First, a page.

In the field of gas chromatography, many sensors are available that cover a broad range of measurements. Each of those sensors has advantages and drawbacks, so a solid understanding of the different technologies is important. Thermal Conductivity (TCD) and Flame Ionisation Detector (FID) sensors have been available for decades and are the most commonly used measurement technologies. However, there is now a new technology available that surpasses their performance, especially when ultratrace level measurement is required.
FID technology is currently the most widely used sensor for hydrocarbons analysis. This sensor is relatively simple to use, offering a very sensitive, selective and linear measurement, but there are operational disadvantages. As the name implies, this sensor type uses a flame to burn hydrocarbons, which requires air and hydrocarbon-free hydrogen fuel gas to burn. In recent years, more stringent health and safety requirements means concerns over using flammable pure hydrogen have been raised by users. Alternatives have therefore been sought to improve safety and reduce the expense associated with using a fuel gas.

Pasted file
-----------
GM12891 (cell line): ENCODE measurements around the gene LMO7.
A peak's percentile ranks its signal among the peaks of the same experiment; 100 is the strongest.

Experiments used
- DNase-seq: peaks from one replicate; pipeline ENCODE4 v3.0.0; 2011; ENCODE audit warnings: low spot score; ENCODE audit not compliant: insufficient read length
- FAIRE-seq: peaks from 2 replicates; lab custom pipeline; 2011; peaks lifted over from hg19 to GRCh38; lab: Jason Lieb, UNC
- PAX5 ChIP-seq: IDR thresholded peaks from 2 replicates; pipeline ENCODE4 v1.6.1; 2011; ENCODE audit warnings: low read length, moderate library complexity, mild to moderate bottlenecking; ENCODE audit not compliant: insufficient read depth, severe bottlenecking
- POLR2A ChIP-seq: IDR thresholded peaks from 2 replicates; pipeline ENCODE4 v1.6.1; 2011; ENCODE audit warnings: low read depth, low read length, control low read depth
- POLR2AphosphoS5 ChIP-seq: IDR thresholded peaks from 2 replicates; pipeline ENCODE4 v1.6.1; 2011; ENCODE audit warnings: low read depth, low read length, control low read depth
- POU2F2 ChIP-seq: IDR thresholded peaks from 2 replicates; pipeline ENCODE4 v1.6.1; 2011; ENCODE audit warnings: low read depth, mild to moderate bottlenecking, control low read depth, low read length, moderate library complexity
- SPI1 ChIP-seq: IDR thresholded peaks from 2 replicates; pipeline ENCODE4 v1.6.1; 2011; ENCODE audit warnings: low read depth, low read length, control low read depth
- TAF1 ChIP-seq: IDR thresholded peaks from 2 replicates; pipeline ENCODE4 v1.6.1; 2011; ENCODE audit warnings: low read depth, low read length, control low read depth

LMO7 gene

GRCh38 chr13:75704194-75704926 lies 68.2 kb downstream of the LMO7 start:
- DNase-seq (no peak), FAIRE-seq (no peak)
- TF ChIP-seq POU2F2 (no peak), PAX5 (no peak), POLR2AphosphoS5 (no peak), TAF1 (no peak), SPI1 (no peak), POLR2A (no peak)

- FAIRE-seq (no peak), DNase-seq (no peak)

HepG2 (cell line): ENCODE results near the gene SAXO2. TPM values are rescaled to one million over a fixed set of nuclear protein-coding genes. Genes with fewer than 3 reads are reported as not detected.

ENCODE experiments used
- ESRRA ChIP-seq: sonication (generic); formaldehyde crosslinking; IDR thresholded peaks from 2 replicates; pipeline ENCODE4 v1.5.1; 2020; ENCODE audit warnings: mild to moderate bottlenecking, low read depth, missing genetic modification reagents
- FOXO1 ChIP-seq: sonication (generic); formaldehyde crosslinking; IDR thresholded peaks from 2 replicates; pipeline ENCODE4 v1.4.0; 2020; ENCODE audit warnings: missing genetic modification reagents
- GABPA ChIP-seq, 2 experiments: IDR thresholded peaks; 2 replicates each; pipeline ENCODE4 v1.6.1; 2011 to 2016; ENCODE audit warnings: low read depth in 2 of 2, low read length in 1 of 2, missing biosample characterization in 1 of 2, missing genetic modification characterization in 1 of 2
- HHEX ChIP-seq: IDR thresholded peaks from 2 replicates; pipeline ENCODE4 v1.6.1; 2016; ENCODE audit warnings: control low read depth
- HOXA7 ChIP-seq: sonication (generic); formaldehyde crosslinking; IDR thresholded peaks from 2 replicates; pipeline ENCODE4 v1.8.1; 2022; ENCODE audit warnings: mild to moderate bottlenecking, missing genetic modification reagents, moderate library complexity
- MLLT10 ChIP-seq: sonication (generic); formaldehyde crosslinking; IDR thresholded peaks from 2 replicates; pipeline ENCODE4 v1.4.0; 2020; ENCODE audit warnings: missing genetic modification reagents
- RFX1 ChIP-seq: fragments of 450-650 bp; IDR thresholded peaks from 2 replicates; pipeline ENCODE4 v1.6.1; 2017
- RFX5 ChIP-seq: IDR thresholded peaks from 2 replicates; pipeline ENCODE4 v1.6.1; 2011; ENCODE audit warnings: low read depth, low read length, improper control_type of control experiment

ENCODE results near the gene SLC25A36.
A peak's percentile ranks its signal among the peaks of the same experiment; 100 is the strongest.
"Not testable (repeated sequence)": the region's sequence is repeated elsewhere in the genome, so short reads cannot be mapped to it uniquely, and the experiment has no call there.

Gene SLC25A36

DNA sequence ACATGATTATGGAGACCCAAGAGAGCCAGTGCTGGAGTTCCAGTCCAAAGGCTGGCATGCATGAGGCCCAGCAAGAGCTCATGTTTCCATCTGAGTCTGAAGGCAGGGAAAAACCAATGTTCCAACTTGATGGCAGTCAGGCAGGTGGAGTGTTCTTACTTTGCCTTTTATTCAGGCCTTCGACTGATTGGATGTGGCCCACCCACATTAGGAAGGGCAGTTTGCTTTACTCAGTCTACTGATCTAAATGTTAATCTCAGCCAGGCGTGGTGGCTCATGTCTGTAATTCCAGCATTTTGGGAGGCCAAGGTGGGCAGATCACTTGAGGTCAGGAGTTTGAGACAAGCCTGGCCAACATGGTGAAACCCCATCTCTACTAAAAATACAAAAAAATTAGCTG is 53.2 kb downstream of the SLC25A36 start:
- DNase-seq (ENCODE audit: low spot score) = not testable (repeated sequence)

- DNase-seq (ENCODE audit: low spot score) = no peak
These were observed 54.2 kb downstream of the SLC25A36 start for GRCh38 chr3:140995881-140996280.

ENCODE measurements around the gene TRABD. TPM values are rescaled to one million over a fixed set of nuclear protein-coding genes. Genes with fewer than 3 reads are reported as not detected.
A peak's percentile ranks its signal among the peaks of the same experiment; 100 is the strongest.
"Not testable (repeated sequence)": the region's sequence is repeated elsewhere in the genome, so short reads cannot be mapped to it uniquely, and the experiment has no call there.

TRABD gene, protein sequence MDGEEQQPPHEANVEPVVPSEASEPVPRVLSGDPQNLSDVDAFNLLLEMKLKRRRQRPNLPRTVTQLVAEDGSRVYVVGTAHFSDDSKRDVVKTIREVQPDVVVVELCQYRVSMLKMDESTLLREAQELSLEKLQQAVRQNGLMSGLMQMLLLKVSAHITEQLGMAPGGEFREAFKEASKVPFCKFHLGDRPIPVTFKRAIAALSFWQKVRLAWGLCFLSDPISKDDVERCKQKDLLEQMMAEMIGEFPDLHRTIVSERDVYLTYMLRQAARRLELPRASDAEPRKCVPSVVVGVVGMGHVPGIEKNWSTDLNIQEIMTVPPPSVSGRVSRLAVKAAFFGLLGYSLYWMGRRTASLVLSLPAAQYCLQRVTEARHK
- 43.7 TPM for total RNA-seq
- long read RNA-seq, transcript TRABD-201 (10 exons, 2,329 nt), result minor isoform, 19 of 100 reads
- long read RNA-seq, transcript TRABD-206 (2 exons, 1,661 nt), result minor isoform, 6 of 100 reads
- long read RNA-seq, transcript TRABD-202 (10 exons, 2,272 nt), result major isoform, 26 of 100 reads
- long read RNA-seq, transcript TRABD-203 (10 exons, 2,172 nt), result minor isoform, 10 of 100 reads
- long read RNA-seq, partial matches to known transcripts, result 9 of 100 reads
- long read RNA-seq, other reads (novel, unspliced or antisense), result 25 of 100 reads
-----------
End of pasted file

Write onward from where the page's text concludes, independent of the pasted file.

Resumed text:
Challenged to find a safer alternative to the FID, Servomex’s R&D team has undertaken extensive research on Servomex’s existing Plasma Emission Detector (PED) technology. The team’s intention to improve the technology’s sensitivity and identify a configuration specific to hydrocarbons while avoiding the use of explosive gases. The intensive research undertaken has now led to the development of a PED sensor optimised for the trace level analysis of hydrocarbons.
The new Servomex PED sensor offers many advantages over FID technology. The new PED sensor is very sensitive and selective to any molecules containing carbons (organic or inorganic), being up to 10 to 100 times more sensitive than a FID measurement, depending on the carrier gas.
FID sensors are traditionally renowned for sensitivity, with the best FID sensors offering a detection limited between 10 ppb and 20 ppb methane equivalent. This limitation is due to the FID sensor requiring carrier gas, fuel and air to operate, making the sensor more prone to noise from low level hydrocarbon contamination from those three different potential sources of contamination. Any hydrocarbons contained in any of these gases are ionised by the sensor, causing drift and noise which limits reliable performance for ultra trace level measurements.
As the PED sensor requires only a carrier gas, external contamination from air and fuel is removed. While it is still very important to have a clean carrier gas, techniques exist to obtain a clean helium or argon carrier gas with a total impurity level below 1 ppb. In addition, avoiding the use of hydrogen and air reduces ownership cost as less gas is consumed and less purification systems are required.